Considered against the total project cost, that’s not a big difference, Laudien said.

“The report confirms what the Township has claimed all along,” he said. “The numbers being used to force the School District site were inaccurate.”

The city had maintained the school district site was more than $1 million cheaper than the next best choice. Correcting the $480,000 error didn’t change that, Charlotte Katzenmoyer, director of public works until October 2018, told LNP at the time.

But Art Morris, who was Lancaster’s public works director in the 1970s and its mayor in the 1980s, said there’s a reason the cost difference has become much smaller: The city is overpaying for the lease.

“Had they not overpaid ... it wouldn’t even be close,” he said.

Elliott said the cost comparisons might have worked out differently had the city collaborated on site selection with the township, but “it was never brought to us.”

Other factors

King said there are other reasons the city likes the school district site besides price.

It impacts the fewest private households. It’s already tax-exempt, whereas putting the tower elsewhere would take a private property off the tax rolls. The lease payments will go to the school district, rather than a private landowner.

School board president Edith Gallagher, who voted for the easement agreement, said for her, the minimal impact of the chosen site on private homes is important.

“Putting the tower in the park is not ideal, but putting it closer to other people’s homes is not the solution,” she said.

It’s common to put water towers on school campuses, King said. The Charles Road site has the most nearby households, according to ARRO; if the city turned its attention to the Charles Road site, there would probably be “a lot of pushback,” she said.

Those opposed to using the school district site, however, say its value isn’t being properly taken into account.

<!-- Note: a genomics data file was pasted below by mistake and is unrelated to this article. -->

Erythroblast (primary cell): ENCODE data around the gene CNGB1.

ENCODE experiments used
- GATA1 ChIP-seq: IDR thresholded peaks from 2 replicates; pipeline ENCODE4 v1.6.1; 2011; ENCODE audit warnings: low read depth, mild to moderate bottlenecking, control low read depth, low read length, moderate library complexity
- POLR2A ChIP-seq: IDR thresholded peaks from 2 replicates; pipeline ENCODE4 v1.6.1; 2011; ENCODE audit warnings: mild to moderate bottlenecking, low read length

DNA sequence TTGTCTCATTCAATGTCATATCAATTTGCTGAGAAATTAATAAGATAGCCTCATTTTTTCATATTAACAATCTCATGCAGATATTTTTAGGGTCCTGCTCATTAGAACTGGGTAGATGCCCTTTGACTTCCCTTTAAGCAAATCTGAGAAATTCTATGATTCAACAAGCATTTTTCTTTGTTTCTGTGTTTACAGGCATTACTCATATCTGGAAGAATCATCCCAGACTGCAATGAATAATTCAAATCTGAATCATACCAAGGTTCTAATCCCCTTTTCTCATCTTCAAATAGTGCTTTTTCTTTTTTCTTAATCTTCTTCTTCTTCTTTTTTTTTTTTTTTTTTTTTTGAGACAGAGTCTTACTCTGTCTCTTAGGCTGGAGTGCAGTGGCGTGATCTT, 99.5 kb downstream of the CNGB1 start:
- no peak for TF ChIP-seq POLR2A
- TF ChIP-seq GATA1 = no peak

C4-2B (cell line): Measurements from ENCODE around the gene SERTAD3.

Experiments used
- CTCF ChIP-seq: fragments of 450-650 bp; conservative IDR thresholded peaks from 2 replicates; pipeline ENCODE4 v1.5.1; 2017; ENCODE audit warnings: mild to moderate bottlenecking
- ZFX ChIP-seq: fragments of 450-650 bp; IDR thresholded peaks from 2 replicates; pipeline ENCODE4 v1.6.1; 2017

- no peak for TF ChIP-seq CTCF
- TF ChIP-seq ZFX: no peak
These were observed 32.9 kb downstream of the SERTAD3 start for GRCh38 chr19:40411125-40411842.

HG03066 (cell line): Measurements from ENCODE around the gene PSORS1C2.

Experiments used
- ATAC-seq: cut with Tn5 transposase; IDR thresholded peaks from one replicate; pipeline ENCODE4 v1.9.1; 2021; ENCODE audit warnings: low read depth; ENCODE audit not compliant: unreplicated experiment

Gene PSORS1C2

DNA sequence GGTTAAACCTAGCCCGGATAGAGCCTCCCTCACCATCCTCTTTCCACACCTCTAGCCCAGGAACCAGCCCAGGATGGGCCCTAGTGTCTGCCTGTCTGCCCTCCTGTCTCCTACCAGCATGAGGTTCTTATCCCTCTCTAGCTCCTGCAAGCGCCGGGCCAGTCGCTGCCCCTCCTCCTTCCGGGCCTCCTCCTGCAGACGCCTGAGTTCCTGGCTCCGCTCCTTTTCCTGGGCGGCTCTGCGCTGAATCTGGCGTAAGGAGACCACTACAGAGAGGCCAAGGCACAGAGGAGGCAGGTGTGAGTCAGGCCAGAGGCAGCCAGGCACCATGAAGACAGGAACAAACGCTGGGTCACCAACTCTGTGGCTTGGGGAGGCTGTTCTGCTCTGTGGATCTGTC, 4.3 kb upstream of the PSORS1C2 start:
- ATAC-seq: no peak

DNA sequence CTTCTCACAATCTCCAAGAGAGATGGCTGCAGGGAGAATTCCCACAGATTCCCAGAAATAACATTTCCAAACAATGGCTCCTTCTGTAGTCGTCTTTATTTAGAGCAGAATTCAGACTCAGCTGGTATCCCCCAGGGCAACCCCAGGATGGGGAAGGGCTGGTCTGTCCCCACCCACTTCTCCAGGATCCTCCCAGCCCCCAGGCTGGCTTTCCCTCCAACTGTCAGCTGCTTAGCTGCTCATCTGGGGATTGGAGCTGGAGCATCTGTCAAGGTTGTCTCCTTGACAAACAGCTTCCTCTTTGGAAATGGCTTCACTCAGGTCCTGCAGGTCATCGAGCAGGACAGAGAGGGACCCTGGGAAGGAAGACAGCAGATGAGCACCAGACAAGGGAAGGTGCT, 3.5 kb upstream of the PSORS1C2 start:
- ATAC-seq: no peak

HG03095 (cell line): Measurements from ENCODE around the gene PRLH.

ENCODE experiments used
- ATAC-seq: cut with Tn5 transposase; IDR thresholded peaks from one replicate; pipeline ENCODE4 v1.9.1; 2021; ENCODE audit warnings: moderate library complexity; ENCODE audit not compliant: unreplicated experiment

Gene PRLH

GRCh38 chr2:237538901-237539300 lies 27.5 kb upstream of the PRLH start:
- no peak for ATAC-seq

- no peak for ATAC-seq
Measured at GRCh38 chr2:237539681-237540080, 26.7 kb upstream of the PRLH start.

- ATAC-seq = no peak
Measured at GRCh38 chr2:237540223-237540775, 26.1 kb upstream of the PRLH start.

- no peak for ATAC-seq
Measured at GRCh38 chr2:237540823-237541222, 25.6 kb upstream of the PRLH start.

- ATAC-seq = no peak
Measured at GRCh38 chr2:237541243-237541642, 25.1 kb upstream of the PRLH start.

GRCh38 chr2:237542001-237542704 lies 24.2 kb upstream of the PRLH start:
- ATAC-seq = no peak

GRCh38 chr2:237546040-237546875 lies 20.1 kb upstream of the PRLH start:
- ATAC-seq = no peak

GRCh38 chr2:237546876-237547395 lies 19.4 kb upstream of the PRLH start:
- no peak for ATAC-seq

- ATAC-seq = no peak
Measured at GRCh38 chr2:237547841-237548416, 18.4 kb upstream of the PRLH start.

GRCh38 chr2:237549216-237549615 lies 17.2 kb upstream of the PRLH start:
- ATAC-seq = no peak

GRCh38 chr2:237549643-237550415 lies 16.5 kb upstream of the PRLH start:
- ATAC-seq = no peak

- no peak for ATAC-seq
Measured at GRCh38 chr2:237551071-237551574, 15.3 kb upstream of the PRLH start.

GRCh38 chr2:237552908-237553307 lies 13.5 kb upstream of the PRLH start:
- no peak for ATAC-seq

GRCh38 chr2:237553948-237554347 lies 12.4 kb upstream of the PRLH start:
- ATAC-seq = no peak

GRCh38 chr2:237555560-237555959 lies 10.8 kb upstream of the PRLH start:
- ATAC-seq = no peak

“Between the schools, playgrounds, ball fields, and a park — this land in question primarily serves our children,” said Kate Lutz, co-founder of community group Friends of Lancaster Township Park.

“It needs to be preserved for this intended use. A 3 million gallon industrial water tower has no place in the mix.”

The tower will be built on the township’s “last remaining open space,” said Cheryl Desmond, one of three school board members who voted against the easement agreement.

Not changing course

Were the city to shift to Charles Road, Laudien said, the township would do everything it could to help. It would consider providing relief on land development planning, taking the lead on an eminent domain proceeding and so on.

“We’d be open to any and all discussions,” he said.

If the city stays with the school district site, on the other hand, the township won’t go the extra mile, though it “will respectfully process their application ... in accordance with regulations,” Laudien said.

Even if the city were interested in changing course, design for the school district site is nearly complete, so doing so would cost time and money, ARRO’s report says. For Charles Road, it would take an additional $114,000 and 10.5 months, it estimates.

Both municipalities said they want to maintain a positive, productive relationship.

King said the city is already working to answer fresh questions from Laudien regarding the city’s next steps at the school district site and its intentions regarding land development.

“I get that they wish it were a different decision,” she said.

Laudien and Elliott said the information in the report should have come out two years ago.

“I wish that, too,” King said.